Advertiser Sues To Block Google Settlement
One can imagine Joseph Kinney’s thoughts, when he learned that the only cash handed out from Google’s click fraud settlement was going to attorneys, and that in order to claim his compensation (paid in advertising credit), he would have to re-launch the Google ad campaign he had already abandoned.
This must have been why Kinney filed a class action suit this week in an Arkansas court to block the proposed $90 million settlement up for approval by a judge in July. After $30 million in attorneys’ fees, the thousands of advertisers that accepted the terms would be required to divvy up the remaining $60 million in credit.
According to the Associated Press, Google has dismissed the filing to block the settlement as an “inappropriate” circumvention of the legal process and a “quest for attorneys’ fees.”
A spokesman for Google says, under the terms of the settlement, Google would honor 0.5 percent of the total spend (not of the estimated click fraud) claimed by advertisers, who would not have to prove the level of click fraud, or about $5 for every $1,000 spent at Google since 2001.
That’s bad news for John Thys, director of Internet marketing at Radiator.com, who believes Google owes him 35 percent of the $20,000 he’s spent with them – he’ll receive $100 in credit for what he believes to be $7,000 in fraudulent clicks. Google said its filters had identified fraudulent activities and had never billed him for the clicks. Thys says Google never provided data to back up its claims.
“It’s almost like an insult that they expect us to take this token money,” said Thys.
That lack of data provided is one of the loudest complaints coming from advertisers, many of whom believe Google has a vested interested in not refunding the total amount of click fraud cash. According to high-end estimates, which put the click fraud rate to around 30 percent, Google could be liable for up to $5 billion. Google says the lack of data is important so that its click fraud detection methods are not revealed, making it easier to defraud advertisers.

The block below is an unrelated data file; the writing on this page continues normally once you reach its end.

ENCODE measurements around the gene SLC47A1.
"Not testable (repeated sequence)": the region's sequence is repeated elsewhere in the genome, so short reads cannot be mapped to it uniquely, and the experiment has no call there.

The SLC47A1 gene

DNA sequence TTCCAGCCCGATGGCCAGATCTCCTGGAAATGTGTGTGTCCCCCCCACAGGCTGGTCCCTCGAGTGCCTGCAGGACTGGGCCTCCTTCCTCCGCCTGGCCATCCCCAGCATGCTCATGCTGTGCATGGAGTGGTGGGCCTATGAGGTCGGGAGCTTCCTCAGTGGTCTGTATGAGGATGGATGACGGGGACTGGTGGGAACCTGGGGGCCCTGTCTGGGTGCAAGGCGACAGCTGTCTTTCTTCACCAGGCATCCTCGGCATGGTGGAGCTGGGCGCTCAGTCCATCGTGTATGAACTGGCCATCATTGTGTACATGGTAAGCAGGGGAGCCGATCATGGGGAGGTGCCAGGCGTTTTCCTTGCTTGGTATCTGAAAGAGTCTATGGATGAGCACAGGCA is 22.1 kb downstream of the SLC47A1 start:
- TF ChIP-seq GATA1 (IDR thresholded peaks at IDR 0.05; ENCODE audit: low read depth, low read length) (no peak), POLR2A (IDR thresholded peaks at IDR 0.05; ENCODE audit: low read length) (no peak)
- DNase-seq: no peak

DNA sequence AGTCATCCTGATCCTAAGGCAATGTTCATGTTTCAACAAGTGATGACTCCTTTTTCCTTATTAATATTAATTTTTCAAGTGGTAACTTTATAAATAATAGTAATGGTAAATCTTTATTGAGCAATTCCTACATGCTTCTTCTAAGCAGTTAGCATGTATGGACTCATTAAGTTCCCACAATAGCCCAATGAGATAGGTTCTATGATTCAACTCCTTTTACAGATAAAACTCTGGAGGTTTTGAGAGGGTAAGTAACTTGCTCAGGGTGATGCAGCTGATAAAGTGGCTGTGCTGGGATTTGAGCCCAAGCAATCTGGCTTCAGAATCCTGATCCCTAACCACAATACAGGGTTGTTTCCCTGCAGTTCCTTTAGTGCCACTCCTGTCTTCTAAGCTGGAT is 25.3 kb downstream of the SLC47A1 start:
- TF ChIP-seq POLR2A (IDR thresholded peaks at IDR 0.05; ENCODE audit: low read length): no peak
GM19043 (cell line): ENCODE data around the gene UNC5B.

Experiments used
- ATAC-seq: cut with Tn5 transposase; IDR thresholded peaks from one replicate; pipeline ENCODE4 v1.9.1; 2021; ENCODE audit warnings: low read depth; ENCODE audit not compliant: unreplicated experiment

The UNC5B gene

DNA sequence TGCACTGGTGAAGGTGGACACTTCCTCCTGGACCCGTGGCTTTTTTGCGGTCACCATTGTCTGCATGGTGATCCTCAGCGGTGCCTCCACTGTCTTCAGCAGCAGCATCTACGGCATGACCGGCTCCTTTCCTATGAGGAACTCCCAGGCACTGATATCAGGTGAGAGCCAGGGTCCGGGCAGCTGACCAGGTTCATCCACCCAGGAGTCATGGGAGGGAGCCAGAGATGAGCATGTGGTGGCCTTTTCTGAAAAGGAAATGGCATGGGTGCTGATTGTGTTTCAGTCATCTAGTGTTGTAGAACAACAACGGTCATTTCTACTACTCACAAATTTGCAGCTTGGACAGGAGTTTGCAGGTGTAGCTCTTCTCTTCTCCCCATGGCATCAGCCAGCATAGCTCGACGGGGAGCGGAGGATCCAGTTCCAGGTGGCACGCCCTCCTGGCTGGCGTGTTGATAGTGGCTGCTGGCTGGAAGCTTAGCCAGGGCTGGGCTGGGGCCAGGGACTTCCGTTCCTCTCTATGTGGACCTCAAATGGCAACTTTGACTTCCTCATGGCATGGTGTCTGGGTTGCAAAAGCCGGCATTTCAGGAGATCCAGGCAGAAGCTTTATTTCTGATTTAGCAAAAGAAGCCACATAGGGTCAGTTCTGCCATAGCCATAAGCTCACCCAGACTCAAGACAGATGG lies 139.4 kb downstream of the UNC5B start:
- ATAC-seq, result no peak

Google also believes that advertisers’ estimates are inflated.
“We believe losses to click fraud are small. It is unclear how exaggerated estimates of click fraud are put together, but it’s very likely that they include attempted fraud already caught and discarded by our automatic filters,” Google’s Barry Schnitt told WebProNews. “We’re working on ways to provide more information to advertisers.”
Web hosting company AIT’s CEO Clarence Briggs believes the click fraud issue is headed for US Senate Judiciary Committee hearings.
“I’ve gone to Capitol Hill and spoken with members of the US Senate and representatives for the Judiciary Committee. We have been contacted and asked for additional information on this issue; they have told us that hearings are likely and I expect to go testify,” said Briggs.
Briggs visited with Richard Burr of North Carolina, said a spokesperson for AIT, and has had contact with Arlen Specter’s office.
Many have speculated that the click fraud issue is Google’s Achilles heel in the Internet space and that the search engine that is able to provide advertisers with clear click fraud data while becoming the most effective at combating it is the one that will win out in search marketing.